At the same time, the USA will continue to speak on behalf of democracy, including when it is about the right of the Cuban people to decide their own future. Obama accepted with open arms the criticism of his Cuban colleague about poverty and inequality in the US. After that he gave the floor to questions. There were some to President Castro, who initially attempted to shun them by playing absentminded, but was gently urged by Barack Obama. It got to the point where Raul Castro complained: “You are asking too many questions to me. I think questions should be directed to President Obama”, he said. This, however, did not stop Obama, who asked for one more answer to the journalist Andrea Mitchell from NBC. “Okay, now I’m done, but Señor Presidente, I think Andrea had a question for you just about your vision. It's up to you. He did say he was only going to take one question and I was going to take two. But I leave it up to you if you want to address that question. Andrea, she’s one of our most esteemed journalists in America, and I’m sure she’d appreciate just a short, brief answer”, said Obama.
Castro decided to respond with a long and sharp reply. “I know that if I stay here, you will ask 500 questions. I said that I was going to answer one. Well, I answered one and a half. President Obama has already helped me out with the answer here, Andrea”, Castro began. Then he decided to counterattack by deciding that he should be asking the questions. “There are 61 international instruments recognised [about human rights]. How many countries in the world comply with all the human rights and civil rights that have been included in these 61 instruments? What country complies with them all? Do you know how many? I do. None”, said the Cuban president and appealed that the issue was not politicised.
Surely this press conference will make it into the textbooks. It already received wide coverage in American media. The New York Times came out with a wide material on the subject, focusing exactly on the success of Barack Obama in making Raul Castro answer journalists’ questions. Whether a change for the Cuban media environment will follow is yet too early to say. The moral of the story here is that President Barack Obama made it very clear that the USA had learned their lesson. Unfortunately, not the case with Europe, whose “soft power” until recently was based exactly on these “intrinsic” values. As the Turkey-EU meeting showed two weeks ago, the EU appears unable to defend its values, even when attacked at home turf. At home, it proves unable to even say in front of TV cameras what it does not like about an authoritarian state like Kazakhstan, even with the risk that Nazarbayev would say what he does not like about the EU. Such attitude reveals the huge problem that the EU has with itself – in the name of trading or geopolitical gain it keeps silent about things, in which it otherwise swears as in its own Bible.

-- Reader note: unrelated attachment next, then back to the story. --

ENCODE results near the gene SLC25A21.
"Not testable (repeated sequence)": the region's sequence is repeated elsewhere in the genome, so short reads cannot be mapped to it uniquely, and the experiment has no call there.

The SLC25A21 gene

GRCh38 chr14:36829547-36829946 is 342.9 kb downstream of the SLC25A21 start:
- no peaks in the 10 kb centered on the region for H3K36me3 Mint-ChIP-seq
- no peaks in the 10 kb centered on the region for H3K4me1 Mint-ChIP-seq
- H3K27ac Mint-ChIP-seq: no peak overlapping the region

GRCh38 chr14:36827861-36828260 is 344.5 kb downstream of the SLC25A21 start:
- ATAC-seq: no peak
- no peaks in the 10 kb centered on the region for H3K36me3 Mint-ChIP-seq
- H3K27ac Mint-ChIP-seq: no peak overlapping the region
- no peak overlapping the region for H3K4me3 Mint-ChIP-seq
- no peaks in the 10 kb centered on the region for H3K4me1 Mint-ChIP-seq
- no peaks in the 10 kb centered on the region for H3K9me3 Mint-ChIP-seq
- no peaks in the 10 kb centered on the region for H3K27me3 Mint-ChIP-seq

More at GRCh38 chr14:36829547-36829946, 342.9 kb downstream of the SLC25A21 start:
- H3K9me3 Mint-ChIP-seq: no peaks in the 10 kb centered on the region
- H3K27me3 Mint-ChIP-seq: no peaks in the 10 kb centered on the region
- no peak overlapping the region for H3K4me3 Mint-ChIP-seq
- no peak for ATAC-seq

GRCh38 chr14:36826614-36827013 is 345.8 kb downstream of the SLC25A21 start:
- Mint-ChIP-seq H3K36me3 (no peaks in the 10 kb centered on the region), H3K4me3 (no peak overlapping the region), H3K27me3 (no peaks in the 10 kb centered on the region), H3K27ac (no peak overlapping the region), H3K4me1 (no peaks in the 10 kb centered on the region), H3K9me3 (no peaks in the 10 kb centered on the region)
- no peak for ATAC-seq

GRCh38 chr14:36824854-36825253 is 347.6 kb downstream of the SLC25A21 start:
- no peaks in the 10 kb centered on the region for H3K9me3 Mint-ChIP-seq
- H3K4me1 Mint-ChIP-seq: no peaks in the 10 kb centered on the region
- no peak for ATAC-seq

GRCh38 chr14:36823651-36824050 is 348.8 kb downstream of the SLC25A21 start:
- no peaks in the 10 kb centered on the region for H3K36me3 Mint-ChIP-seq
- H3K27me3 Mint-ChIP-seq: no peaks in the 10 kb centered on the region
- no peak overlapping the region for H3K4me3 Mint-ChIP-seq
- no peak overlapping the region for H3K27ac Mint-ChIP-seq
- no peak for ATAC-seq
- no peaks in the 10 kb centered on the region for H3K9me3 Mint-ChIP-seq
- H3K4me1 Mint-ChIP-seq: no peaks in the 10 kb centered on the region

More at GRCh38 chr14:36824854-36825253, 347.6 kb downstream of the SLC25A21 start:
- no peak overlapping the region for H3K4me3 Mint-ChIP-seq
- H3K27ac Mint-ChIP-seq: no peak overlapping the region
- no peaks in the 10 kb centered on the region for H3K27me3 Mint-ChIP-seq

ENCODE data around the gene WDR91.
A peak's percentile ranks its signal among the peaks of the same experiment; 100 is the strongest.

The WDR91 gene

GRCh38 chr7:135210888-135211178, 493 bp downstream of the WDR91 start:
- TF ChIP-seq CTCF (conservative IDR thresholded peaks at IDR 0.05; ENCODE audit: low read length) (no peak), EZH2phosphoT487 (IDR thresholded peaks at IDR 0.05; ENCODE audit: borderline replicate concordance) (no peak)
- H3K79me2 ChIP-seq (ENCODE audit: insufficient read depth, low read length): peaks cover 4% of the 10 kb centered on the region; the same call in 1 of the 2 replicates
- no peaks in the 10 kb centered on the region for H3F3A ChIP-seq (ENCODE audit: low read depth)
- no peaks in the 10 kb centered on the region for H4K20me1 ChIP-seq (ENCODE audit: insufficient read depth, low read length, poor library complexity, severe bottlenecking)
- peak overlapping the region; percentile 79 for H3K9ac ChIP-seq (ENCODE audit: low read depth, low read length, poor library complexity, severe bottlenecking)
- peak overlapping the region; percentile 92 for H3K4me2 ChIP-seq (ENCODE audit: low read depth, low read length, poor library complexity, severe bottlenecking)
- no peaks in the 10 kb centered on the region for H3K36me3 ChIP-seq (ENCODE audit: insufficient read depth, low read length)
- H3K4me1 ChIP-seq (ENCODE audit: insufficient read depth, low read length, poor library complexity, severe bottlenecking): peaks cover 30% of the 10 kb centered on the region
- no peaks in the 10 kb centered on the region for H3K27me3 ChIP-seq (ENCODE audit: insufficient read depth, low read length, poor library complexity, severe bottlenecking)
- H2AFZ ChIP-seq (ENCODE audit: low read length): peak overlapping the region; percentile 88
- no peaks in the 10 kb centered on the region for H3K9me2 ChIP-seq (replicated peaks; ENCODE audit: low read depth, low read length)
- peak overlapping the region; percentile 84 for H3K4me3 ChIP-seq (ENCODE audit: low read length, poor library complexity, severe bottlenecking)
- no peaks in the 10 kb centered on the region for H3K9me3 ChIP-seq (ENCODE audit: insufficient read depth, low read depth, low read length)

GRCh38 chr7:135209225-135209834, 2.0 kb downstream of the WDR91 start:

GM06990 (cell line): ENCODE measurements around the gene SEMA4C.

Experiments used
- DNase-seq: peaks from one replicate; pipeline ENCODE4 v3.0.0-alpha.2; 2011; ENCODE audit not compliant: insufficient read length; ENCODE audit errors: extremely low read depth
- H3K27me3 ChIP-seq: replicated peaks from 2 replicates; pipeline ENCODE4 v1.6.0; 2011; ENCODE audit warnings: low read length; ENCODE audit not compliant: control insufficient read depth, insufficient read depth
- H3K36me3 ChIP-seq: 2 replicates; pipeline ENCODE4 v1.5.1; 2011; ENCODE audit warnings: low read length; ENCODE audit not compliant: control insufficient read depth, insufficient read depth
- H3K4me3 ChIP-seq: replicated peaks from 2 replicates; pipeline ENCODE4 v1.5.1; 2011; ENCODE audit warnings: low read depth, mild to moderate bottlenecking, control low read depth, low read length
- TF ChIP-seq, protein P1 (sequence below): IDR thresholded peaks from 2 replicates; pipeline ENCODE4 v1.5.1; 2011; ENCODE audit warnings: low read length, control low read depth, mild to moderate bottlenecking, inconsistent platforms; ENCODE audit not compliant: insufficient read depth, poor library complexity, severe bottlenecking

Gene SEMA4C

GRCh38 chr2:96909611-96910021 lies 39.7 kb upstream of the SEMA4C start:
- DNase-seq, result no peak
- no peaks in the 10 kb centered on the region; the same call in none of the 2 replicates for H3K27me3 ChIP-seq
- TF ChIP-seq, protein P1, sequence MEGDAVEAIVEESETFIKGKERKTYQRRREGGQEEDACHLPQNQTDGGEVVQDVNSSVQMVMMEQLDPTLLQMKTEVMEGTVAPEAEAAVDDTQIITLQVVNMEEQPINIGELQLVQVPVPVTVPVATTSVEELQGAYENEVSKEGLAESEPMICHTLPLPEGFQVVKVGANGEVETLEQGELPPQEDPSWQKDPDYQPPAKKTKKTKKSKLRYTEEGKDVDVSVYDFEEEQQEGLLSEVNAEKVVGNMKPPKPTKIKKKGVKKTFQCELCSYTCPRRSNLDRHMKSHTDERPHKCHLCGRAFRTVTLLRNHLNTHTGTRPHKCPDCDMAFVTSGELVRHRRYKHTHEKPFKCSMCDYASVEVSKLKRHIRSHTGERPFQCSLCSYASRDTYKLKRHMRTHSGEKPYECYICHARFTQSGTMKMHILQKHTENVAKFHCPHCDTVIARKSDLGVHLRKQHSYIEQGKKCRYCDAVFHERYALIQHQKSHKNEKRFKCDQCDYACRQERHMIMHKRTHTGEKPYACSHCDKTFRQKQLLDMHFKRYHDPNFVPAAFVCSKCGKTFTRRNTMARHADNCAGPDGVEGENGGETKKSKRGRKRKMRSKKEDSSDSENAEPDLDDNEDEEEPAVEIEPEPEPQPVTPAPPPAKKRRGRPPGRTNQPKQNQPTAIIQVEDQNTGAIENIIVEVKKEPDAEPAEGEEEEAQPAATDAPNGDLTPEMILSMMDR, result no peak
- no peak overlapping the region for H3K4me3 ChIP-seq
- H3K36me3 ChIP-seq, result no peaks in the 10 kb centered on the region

Or covering works of art in order not to offend a visiting leader of a theocratic state, as Italy did during the visit of Iranian President Hassan Rouhani earlier this year. Both him and PM Matteo Renzi denied. According to international media, however, not only were the naked statues covered from the sight of the Iranian head of state, but there was no wine served at the official meals. Something France refused to do (also with Rouhani). President Obama’s lecture, mere days after the humiliating flight of sparks between Jean-Claude Juncker, Donald Tusk, and Ahmet Davutoğlu showed once more how weak Europe has become in the last few years. So much so that it is even unable to draw power from the very values it believes in.
This poses the question does it really believe in these values if it is not ready for a self-sacrifice in their name? And if it is not prepared to say openly and with no reserve that in Europe women are equal to men and can dress as they please; that alcohol is permitted with the relevant restrictions for adolescents; that everyone can follow whatever religion he or she pleases, provided it does no harm to others; that yes, we do have problems with the rule of law and freedom of speech, but we are fighting this, because life is better in a democracy, that thousands of people died for and we respect their memory.
Translated by Stanimir Stoev